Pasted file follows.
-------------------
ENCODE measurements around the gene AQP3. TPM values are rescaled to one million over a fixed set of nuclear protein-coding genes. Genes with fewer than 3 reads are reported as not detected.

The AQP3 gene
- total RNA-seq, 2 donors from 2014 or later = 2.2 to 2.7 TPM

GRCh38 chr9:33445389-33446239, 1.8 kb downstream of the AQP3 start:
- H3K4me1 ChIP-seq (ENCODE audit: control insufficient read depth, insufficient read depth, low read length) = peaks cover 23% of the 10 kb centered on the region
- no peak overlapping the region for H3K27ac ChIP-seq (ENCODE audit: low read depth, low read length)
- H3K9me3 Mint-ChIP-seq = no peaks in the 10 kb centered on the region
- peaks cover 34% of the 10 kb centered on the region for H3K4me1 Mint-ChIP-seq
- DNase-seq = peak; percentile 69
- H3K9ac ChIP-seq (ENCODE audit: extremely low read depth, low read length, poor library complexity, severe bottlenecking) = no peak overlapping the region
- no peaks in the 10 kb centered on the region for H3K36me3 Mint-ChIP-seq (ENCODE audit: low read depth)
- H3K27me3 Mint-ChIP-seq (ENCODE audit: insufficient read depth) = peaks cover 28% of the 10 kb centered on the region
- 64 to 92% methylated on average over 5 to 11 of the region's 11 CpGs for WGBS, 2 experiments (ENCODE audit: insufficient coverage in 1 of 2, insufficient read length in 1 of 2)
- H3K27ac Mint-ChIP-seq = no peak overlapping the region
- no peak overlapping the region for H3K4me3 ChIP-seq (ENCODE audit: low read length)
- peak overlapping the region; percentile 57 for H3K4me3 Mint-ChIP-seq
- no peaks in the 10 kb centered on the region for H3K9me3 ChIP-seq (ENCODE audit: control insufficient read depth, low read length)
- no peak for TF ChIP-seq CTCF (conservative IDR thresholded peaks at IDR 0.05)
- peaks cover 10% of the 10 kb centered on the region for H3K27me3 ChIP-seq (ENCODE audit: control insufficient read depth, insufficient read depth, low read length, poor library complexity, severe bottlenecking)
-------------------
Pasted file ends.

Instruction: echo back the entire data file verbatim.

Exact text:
ENCODE measurements around the gene AQP3. TPM values are rescaled to one million over a fixed set of nuclear protein-coding genes. Genes with fewer than 3 reads are reported as not detected.

The AQP3 gene
- total RNA-seq, 2 donors from 2014 or later = 2.2 to 2.7 TPM

GRCh38 chr9:33445389-33446239, 1.8 kb downstream of the AQP3 start:
- H3K4me1 ChIP-seq (ENCODE audit: control insufficient read depth, insufficient read depth, low read length) = peaks cover 23% of the 10 kb centered on the region
- no peak overlapping the region for H3K27ac ChIP-seq (ENCODE audit: low read depth, low read length)
- H3K9me3 Mint-ChIP-seq = no peaks in the 10 kb centered on the region
- peaks cover 34% of the 10 kb centered on the region for H3K4me1 Mint-ChIP-seq
- DNase-seq = peak; percentile 69
- H3K9ac ChIP-seq (ENCODE audit: extremely low read depth, low read length, poor library complexity, severe bottlenecking) = no peak overlapping the region
- no peaks in the 10 kb centered on the region for H3K36me3 Mint-ChIP-seq (ENCODE audit: low read depth)
- H3K27me3 Mint-ChIP-seq (ENCODE audit: insufficient read depth) = peaks cover 28% of the 10 kb centered on the region
- 64 to 92% methylated on average over 5 to 11 of the region's 11 CpGs for WGBS, 2 experiments (ENCODE audit: insufficient coverage in 1 of 2, insufficient read length in 1 of 2)
- H3K27ac Mint-ChIP-seq = no peak overlapping the region
- no peak overlapping the region for H3K4me3 ChIP-seq (ENCODE audit: low read length)
- peak overlapping the region; percentile 57 for H3K4me3 Mint-ChIP-seq
- no peaks in the 10 kb centered on the region for H3K9me3 ChIP-seq (ENCODE audit: control insufficient read depth, low read length)
- no peak for TF ChIP-seq CTCF (conservative IDR thresholded peaks at IDR 0.05)
- peaks cover 10% of the 10 kb centered on the region for H3K27me3 ChIP-seq (ENCODE audit: control insufficient read depth, insufficient read depth, low read length, poor library complexity, severe bottlenecking)